This applies to static messaging as well. Incorporating visuals like infographics, related imagery and color is not only another great way to break up content, but the pairing of visuals with your information has a big effect on retention.

Whether the delivery method is through video, content pages on your site, emails, etc., consider how you can break the info up into smaller, more easily absorbed portions, and make it relevant to the people consuming it.

Get & Use Feedback From Top Performers

An important consideration to your training component is where your information is coming from. Audiences want information that relates to them as closely as possible from people they trust. Unfortunately, training often feels like a top-down approach. You tell your audience what they need to know, and they go out and execute. It can feel like a one-way conversation.

To combat disinterest in training, look for ways to include information that’s pulled directly from your audience.

Whether it’s relaying best practices compiled directly from first-hand experience, including testimonials from your top performers, or just positioning the information from their perspective, it’s an effective way to get your message across. You can also look for opportunities where a top performer or strong advocate could directly lead or support training sessions.

Involve Partners in the Training Development Process

Your partners should play an active role in the online training process from day one. This includes the design, development and testing of your online training materials. Before you launch your extended online training initiatives, invite your partners to test the online training and provide feedback. You can also conduct surveys, interviews and focus groups to identify their needs and preferences. Their input not only helps you improve your online training strategy but lets them know that their opinion matters and that your organization cares about the feelings and expectations of its partners. As a result, your extended sales channels will go above and beyond to uphold company standards.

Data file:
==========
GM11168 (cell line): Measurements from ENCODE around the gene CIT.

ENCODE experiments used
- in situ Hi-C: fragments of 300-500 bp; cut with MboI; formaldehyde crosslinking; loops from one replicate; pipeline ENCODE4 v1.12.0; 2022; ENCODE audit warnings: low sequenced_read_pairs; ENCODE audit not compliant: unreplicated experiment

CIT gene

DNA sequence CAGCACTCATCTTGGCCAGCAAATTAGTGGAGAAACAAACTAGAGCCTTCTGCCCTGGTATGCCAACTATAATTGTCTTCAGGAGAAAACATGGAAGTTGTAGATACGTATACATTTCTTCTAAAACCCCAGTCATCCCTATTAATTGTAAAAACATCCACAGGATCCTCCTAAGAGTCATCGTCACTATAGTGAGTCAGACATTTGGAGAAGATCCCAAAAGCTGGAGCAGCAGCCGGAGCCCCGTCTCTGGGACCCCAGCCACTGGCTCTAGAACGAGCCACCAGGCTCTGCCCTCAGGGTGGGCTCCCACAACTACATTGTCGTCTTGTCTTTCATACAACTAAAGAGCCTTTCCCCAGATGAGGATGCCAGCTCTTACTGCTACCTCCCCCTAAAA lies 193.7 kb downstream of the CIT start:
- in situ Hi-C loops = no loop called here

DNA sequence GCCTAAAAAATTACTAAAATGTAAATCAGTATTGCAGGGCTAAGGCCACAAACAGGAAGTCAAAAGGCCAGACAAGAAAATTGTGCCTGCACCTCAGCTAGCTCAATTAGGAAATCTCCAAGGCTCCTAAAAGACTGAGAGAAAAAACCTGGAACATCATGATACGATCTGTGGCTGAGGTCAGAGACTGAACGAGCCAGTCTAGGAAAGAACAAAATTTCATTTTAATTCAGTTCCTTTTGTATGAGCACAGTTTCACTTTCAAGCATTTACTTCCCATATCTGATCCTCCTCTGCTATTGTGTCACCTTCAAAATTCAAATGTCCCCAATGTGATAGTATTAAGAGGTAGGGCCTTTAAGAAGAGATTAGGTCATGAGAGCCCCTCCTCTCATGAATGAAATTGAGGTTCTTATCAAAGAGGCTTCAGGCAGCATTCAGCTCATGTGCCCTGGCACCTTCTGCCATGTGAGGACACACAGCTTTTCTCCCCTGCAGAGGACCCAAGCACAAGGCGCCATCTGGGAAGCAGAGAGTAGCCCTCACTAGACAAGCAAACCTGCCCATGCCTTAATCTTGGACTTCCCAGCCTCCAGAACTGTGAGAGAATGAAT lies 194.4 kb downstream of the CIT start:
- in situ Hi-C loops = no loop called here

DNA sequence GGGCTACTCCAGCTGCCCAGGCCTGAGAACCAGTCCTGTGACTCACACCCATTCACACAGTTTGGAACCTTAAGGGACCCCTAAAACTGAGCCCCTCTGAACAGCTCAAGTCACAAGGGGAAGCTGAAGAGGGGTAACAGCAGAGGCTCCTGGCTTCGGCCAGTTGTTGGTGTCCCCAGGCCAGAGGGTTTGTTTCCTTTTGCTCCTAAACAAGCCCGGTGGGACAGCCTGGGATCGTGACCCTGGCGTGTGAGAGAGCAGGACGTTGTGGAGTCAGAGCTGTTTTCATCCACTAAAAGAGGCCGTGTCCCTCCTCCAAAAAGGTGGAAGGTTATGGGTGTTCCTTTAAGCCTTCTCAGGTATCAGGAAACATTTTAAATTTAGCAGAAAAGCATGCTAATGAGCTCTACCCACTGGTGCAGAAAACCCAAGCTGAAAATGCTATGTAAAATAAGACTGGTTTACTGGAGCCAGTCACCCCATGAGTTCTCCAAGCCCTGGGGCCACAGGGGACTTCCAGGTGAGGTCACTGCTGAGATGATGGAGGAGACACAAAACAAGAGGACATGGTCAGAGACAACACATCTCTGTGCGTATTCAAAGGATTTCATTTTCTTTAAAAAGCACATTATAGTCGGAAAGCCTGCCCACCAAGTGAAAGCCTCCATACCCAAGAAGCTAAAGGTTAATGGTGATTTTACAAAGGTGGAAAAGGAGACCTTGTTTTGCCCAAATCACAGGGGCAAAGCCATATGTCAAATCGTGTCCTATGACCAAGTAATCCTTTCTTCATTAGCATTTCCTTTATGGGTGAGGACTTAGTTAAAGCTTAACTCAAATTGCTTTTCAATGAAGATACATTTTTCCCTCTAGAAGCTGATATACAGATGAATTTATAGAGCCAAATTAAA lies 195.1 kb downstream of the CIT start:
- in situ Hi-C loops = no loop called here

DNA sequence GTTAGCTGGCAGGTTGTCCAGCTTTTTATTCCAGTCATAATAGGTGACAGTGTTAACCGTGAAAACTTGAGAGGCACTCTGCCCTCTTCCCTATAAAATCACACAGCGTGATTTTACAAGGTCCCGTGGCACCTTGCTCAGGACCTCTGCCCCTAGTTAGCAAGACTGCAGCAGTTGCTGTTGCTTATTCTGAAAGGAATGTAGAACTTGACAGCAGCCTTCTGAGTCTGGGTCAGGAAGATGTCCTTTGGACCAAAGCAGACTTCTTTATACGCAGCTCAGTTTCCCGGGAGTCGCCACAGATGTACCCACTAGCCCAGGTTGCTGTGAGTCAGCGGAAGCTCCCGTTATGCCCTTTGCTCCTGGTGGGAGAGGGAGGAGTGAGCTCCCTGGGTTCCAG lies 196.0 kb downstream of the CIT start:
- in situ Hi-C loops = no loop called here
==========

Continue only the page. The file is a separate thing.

Improve Engagement With a Better-Informed Audience

A lot of factors go into what best fits your situation. But the goal and key concept are the same. A better-informed audience opens the door to more engagement in your program and more advocacy on your behalf and, ultimately, leads right back to your main goal: better performance across the board.

Providing training and instructional opportunities, and rewarding your audience for their completion and retention, is a core component of a successful incentive program.

The most common approach to skills development is training current partners to acquire the knowledge they need to do the necessary skills. Take a look at some ways you can ensure you execute on skills development programs including upskilling, cross-skilling and reskilling.

Tim Gass
Tim Gass

Tim is a strategic, multidisciplinary creative director with over 10 years experience. While at ITA Group, he has developed and managed communication campaigns supporting engagement and incentive programs for several Fortune 500 companies. When he’s not helping ITA Group clients develop creative digital and print communications, you can find him enjoying live music with his wife, Erin or rooting for the Chicago Bears with their dog, Buckley.